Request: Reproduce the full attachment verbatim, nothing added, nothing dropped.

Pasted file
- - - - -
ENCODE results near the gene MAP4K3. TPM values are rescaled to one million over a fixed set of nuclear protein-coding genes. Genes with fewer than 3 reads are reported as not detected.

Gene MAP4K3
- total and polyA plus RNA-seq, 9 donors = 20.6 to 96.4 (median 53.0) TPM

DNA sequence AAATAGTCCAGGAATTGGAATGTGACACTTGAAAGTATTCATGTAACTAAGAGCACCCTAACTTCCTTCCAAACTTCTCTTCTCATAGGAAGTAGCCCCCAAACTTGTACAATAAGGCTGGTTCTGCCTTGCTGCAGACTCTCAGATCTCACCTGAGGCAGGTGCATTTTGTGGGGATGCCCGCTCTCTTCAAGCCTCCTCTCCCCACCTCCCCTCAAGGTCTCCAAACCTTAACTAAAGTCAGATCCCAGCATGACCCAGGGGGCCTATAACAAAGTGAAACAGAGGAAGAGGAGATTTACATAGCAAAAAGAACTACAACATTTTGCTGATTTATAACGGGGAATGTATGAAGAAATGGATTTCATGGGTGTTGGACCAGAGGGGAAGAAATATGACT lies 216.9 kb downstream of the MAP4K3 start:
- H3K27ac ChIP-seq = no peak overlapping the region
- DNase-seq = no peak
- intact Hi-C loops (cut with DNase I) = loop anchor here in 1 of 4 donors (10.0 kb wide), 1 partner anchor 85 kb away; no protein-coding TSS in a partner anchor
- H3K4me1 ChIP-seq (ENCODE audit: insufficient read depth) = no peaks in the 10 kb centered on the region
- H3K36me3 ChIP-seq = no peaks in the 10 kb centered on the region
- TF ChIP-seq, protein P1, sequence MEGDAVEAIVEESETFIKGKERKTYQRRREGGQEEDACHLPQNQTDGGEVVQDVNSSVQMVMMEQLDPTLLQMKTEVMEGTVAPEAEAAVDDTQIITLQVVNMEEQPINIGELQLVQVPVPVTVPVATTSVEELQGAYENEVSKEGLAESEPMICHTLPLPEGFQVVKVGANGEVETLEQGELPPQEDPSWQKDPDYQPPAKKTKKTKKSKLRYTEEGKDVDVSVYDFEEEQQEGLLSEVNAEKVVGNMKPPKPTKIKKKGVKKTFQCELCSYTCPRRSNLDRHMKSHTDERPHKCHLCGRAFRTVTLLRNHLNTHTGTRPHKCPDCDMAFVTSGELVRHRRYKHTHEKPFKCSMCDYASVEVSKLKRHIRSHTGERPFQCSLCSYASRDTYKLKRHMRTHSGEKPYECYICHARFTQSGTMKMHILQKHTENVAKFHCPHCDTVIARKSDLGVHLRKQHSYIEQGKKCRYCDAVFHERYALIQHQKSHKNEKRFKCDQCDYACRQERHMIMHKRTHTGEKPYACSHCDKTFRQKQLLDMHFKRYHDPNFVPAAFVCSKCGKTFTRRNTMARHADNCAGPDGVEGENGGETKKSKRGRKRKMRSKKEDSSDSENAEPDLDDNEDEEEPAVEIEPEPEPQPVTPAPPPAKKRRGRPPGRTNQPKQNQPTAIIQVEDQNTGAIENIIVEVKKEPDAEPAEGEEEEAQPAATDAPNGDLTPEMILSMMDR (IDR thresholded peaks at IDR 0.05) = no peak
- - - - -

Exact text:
ENCODE results near the gene MAP4K3. TPM values are rescaled to one million over a fixed set of nuclear protein-coding genes. Genes with fewer than 3 reads are reported as not detected.

Gene MAP4K3
- total and polyA plus RNA-seq, 9 donors = 20.6 to 96.4 (median 53.0) TPM

DNA sequence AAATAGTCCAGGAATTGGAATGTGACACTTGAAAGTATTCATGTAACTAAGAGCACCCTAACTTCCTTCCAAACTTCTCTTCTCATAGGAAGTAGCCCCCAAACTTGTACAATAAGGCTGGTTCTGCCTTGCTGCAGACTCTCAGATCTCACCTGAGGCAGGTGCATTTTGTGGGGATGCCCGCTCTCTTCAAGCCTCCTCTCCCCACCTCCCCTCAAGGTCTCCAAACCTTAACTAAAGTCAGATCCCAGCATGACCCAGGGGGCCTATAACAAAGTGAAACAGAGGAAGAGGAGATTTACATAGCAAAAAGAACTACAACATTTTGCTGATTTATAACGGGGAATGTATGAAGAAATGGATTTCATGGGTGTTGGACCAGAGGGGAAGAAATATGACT lies 216.9 kb downstream of the MAP4K3 start:
- H3K27ac ChIP-seq = no peak overlapping the region
- DNase-seq = no peak
- intact Hi-C loops (cut with DNase I) = loop anchor here in 1 of 4 donors (10.0 kb wide), 1 partner anchor 85 kb away; no protein-coding TSS in a partner anchor
- H3K4me1 ChIP-seq (ENCODE audit: insufficient read depth) = no peaks in the 10 kb centered on the region
- H3K36me3 ChIP-seq = no peaks in the 10 kb centered on the region
- TF ChIP-seq, protein P1, sequence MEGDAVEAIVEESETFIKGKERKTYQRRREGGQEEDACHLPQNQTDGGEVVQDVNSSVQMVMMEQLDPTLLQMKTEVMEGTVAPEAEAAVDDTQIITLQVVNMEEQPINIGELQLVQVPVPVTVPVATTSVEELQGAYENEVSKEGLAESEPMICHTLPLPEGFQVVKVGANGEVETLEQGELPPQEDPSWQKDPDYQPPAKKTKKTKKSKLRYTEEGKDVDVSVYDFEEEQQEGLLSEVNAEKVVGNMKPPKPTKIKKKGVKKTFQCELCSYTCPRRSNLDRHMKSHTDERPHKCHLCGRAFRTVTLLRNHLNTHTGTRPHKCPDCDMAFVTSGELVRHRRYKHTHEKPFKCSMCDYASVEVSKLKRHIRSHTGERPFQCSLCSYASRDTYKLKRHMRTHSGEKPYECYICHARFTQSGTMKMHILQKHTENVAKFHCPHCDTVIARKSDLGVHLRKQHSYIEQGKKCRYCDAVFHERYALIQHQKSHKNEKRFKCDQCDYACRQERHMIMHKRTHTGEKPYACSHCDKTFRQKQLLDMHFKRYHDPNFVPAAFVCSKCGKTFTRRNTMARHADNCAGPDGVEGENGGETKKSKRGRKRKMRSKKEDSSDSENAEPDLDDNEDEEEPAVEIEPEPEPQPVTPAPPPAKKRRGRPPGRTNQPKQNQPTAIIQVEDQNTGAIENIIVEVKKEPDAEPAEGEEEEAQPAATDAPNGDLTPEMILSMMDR (IDR thresholded peaks at IDR 0.05) = no peak